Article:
The amount of deposits puts an upper bound on the amount of loans due to the 10% reserve requirement, but otherwise yes.


>(my note: the future for all developed countries is Japan)

Would it be fair to say simply, “eternal growth is not sustainable”?

Can we get out of the growth-focused finance system and use some other metric such as “well-being”?


> inflation

Inflation is the only good thing in this. It's finally close to Euroarea target. Unfortunately it wild likely slow down within a 12 - 18 months again.


An interesting read is https://www.frbsf.org/economic-research/files/wp2016-05.pdf

What's often missed in this analysis is population. Interest rates are tightly coupled to population growth and even with negative interest rates, a country needs to see Japan-scale population decline to risk Japanification.

The virus has accelerated EU population decline and exacerbated the North/South fertility divide. It's natural to think that as the long-term outlook for the virus worsens (over the next several years), this would have a non-negligible effect on interest rates. https://www.reuters.com/article/us-health-coronavirus-eu-bir...


Why is the virus going to worsen? Are Europeans more resistant to the vaccine? Death rates in America are almost entirely the unvaccinated by now


Actually, total deaths from all causes (among vaccinated and unvaccinated taken together) have been back to near-normal levels since March.

https://www.cdc.gov/nchs/nvss/vsrr/covid19/excess_deaths.htm


The claim was "death rates in America are almost entirely the unvaccinated by now", which is correct. And cases are going up. Excess mortality, in the past few months no less, is completely irrelevant, not only in scope of time but also to the statement being made.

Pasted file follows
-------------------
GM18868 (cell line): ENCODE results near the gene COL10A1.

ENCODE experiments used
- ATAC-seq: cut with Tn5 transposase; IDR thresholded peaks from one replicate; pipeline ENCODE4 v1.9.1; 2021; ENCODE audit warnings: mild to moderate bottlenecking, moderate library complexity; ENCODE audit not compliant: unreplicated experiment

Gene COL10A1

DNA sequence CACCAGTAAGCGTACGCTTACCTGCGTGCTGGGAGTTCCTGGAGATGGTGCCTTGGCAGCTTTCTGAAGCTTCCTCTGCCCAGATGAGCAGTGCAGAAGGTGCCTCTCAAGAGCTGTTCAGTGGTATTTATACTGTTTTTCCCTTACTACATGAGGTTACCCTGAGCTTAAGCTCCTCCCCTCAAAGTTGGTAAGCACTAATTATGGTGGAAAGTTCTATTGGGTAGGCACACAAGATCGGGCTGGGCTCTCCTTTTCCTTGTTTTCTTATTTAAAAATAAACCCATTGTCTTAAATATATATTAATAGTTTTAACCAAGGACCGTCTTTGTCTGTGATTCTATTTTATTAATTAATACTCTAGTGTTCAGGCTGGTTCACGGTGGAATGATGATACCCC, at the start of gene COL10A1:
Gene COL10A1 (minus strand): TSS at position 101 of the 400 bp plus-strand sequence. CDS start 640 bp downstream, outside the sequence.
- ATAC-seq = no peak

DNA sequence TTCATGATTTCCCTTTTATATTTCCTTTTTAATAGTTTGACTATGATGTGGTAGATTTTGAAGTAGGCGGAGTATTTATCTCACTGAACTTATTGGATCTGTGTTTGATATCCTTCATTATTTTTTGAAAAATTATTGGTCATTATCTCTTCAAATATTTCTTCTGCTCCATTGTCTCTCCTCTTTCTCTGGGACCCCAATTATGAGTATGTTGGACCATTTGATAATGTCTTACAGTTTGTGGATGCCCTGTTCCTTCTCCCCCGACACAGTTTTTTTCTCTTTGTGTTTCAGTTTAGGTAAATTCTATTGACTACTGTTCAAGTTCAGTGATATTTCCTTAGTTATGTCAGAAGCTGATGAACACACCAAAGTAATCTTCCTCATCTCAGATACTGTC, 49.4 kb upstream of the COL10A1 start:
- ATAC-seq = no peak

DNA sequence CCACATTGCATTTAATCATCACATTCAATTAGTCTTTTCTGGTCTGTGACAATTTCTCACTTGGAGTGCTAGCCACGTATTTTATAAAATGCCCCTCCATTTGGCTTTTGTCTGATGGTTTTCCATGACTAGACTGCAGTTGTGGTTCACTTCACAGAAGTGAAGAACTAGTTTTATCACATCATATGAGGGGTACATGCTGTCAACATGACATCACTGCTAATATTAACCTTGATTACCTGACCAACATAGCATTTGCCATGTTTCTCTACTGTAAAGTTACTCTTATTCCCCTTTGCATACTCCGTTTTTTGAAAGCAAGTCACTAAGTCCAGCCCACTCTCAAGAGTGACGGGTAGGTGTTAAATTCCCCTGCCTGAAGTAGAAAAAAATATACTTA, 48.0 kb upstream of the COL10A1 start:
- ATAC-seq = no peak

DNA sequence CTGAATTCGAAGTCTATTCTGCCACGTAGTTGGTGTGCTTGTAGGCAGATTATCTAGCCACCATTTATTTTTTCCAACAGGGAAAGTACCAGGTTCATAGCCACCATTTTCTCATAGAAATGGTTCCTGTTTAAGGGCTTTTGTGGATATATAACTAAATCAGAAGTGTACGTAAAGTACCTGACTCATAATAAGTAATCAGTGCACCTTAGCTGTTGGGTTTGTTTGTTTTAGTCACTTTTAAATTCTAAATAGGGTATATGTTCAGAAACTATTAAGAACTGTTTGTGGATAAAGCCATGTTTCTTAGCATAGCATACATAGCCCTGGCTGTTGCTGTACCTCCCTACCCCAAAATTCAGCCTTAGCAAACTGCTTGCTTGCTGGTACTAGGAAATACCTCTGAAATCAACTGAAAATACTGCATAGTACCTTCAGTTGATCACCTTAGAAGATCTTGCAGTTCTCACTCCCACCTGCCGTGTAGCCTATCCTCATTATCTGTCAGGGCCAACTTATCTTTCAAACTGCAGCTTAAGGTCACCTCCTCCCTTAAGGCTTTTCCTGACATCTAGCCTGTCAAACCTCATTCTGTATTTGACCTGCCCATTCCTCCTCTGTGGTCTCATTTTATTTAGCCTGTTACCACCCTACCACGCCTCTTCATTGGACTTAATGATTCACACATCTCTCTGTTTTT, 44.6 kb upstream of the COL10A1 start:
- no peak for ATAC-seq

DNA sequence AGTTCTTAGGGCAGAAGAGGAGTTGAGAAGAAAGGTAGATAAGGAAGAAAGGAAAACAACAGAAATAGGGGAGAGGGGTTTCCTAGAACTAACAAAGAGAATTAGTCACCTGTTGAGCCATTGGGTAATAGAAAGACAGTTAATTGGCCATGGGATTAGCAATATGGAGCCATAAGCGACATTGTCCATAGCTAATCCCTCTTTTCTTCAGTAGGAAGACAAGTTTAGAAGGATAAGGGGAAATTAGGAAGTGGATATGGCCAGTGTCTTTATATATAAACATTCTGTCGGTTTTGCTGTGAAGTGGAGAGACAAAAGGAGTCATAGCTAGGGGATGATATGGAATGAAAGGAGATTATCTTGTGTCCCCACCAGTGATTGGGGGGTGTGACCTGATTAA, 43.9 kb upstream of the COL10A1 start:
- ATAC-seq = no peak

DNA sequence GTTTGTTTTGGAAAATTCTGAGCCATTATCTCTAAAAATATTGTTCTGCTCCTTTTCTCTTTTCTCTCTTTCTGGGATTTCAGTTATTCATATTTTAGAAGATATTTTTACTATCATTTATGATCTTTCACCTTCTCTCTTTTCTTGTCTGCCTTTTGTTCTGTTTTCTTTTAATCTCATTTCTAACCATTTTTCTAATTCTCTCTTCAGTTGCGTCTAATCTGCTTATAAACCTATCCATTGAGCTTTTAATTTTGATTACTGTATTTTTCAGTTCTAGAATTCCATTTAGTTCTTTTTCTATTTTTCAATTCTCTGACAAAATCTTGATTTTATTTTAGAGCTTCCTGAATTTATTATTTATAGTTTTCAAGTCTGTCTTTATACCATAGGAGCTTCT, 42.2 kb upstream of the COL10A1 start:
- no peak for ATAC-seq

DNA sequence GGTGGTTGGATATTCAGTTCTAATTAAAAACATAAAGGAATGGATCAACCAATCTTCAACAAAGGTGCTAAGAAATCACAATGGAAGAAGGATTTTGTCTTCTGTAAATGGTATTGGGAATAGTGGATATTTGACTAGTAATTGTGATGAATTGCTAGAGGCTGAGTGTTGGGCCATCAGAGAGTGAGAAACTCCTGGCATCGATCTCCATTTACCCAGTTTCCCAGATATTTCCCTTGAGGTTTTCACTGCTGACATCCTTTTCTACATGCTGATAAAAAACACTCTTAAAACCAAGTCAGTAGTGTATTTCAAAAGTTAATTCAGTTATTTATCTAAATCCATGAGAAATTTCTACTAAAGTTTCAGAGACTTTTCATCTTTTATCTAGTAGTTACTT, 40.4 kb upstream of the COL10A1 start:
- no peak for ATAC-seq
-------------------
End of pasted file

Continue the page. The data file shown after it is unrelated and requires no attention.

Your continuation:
I'm a bit of a layman when it comes to financial stuff like this. Is there any place I can go to really understand what this headline actually means and what the implications are?


In simple words, this means you lend me 100 bucks, and you agree that I will pay you much, much later...And only 90 bucks.


Why should I do this?


I own a hedge fund. I believe my algorithm will crush the market and return me a 20% annual yield. However... maybe it'll give me a -50% yield one year. I need a suite of zero-risk investments. A negative interest rate sounds insane, but I can't easily hold on to a billion in cash, I'm not a bank! Where am I going to put it, I can't trust Wells Fargo, my mattress is too small, Buster burned down the banana stand! Sometimes breaking even-ish is best for hedging risk.


Individuals: Your mattress is not big enough for all your cash and your neighbors are eyeing it too...

Institutions: requirements that they hold a % of their portfolio in safe assets like bonds.